It is important to formulate contracts in precise language. A contract includes a verbal statement of the agreement, and at times a detailed investigation of the meaning of the words and expressions. For example, if the client says “I WANT TO WORK ON WHY I ALWAYS GET ABANDONED BY PEOPLE”, a relevant question would be: What does “work on” mean to you. Does it mean to describe it fully’? Understand it? Change it? If the meaning is to change the situation, do you want to change yourself or change the other people? What is the meaning of “why” in your statement? What does “always” mean? 100% of the time? 50%? 20%? What does “abandon” mean for you? Is it all people? It is family? Friends? Lovers?

Another example demonstrating the need for clarification is the goal of a client who wanted to have FREER FLOWING SEXUAL ACTIVITY with his partner. {Before reading further, please STOP and say what you imagine the meaning of this contract to be.} As we clarified, it turned out that FREER meant on different days and at different times, not just on weekend nights. FLOWING meant that he would like to have sexual activity more often. And by SEXUAL ACTIVITY he was referring to the fact that his partner felt that all sexual activity should include intercourse and orgasm for both of them. He wanted to have some times where he might not have an orgasm. {This would not be my fantasy of the meaning; was it yours?}

Work on clear communication is contained in Virginia Satir’s book Family Therapy, where she writes about dysfunctional communication. Problems in communication can arise when the same word has different meanings; e.g. the word “class” can refer to a school class, a social class, or some other ranking. The word “mother” denotes female parent; it can connote warm, caring, accepting female parent to one person, and to another it could connote a cold, greedy and manipulative one. Thus the goal “I want to work on my difficulty with women who are motherly”, is by itself not a clear statement.
Another problem area in communications is with generalizations and over-generalizations:

  • unclear use of over-generalizations such as always or never.
  • Sometimes a person has an idea (fantasy) that they understood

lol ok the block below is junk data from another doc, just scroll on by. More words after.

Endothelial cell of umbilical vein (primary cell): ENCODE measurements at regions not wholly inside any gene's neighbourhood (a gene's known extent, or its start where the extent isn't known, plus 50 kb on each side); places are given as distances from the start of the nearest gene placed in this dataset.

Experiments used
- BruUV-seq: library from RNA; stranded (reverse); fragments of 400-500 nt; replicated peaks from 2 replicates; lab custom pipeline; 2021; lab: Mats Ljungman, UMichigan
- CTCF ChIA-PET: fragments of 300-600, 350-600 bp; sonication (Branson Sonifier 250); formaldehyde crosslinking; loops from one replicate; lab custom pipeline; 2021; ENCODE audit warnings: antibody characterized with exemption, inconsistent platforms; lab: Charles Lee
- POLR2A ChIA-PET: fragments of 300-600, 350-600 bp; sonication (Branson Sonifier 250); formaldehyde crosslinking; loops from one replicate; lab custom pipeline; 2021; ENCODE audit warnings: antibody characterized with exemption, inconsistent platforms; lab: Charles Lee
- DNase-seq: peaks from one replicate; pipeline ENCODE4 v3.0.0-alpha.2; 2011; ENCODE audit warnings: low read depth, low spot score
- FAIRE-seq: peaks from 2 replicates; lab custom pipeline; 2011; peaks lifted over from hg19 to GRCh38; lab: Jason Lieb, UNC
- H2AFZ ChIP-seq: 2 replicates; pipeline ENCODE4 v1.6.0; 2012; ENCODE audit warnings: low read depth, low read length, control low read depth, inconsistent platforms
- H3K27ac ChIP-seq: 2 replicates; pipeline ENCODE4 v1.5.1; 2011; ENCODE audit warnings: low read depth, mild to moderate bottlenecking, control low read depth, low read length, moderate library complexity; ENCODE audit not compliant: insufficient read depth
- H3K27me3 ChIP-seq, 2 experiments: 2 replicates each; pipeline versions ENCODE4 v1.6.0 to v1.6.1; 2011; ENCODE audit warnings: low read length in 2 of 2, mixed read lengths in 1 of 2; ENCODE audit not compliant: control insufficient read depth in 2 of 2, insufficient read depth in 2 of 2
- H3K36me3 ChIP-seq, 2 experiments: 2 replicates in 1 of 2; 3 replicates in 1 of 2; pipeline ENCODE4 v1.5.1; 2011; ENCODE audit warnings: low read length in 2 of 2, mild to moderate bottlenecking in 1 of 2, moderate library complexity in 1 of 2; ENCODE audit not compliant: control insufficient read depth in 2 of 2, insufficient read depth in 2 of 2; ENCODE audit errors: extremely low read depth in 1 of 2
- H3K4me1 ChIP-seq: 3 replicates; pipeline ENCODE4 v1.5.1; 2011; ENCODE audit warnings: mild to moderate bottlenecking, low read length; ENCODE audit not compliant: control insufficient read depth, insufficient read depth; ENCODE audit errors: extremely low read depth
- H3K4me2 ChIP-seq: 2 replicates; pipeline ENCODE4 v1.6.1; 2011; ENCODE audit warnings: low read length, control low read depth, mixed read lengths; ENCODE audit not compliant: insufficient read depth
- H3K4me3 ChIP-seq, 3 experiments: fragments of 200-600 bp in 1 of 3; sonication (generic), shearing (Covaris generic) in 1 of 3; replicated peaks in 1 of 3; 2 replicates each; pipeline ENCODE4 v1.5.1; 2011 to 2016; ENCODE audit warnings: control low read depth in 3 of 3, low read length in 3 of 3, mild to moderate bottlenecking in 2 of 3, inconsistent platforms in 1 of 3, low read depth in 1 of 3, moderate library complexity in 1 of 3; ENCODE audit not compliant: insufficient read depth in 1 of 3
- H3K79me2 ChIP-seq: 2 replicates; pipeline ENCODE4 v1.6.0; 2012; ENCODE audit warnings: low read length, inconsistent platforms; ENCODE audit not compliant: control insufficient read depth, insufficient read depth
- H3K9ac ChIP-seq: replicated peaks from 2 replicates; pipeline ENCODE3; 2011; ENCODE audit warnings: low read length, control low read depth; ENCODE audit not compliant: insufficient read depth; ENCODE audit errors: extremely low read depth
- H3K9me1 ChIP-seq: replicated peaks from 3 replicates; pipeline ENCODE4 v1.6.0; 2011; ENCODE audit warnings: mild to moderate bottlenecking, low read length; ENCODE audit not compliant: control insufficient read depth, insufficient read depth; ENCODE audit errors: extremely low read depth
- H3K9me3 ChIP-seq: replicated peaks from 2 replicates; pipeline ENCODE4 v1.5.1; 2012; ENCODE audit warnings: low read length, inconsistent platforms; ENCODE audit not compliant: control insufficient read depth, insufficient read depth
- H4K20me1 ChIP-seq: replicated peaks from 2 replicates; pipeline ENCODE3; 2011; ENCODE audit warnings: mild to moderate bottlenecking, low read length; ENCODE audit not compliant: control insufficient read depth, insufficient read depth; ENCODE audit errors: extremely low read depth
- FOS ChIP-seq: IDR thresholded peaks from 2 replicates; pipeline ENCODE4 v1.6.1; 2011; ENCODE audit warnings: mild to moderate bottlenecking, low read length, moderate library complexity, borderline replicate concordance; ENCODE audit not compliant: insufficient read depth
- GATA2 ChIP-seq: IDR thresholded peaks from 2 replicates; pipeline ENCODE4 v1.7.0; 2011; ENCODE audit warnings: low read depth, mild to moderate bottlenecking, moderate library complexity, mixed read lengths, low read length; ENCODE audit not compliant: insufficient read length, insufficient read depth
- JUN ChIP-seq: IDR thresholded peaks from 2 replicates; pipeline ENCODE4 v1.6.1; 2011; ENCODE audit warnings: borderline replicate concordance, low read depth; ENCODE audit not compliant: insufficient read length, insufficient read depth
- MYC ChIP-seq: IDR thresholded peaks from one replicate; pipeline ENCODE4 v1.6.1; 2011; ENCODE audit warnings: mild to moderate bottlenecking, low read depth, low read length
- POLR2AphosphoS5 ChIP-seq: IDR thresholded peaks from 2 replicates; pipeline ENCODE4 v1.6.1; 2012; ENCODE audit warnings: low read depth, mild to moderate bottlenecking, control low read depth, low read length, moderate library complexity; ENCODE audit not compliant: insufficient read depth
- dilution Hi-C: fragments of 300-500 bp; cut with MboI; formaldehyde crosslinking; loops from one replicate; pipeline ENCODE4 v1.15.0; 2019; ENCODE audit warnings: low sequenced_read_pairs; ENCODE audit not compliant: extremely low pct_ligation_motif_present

• you perfectly, even before you have finished speaking.
  • Sometimes a person assumes that an experience or an evaluation will never change: “She will always be like that.”
  • Sometimes people believe that only two possible alternatives exist: “You are either for me or against me.”
  • Another possibility is when a person equates their position with normality: “It’s normal to charge as high a price as you can get.”

All of these communication patterns are of concern when you are trying to negotiate a clear contract.

A STRUCTURAL ANALYSIS OF CONTRACTS

While reading The Path of Least Resistance, by Robert Fritz, I (JI) realized that some of what he was writing was related to our idea about contracts. When the process of therapy is examined in the context of making contracts or plans, therapy can be seen simply as the path from the goals that are chosen (the contract or agreement) to the realization of those goals or subsequently chosen goals. We can then ask how people form goals in their life: What does it look like when they do it well, and when it is done less well?

Our original goals and perspectives, those formed while young, are often formed in limiting situations and/or under stress. Often they are not even clear or conscious to us. They usually have some sort of conflict or compromise contained in them. These conflicts or compromises often take the unfortunate form of a contradiction, that is, of conditions that are mutually exclusive. A common example in therapy is the client who wants to love someone and also does not want to risk being hurt. Fritz called this type of condition a “structural contradiction”.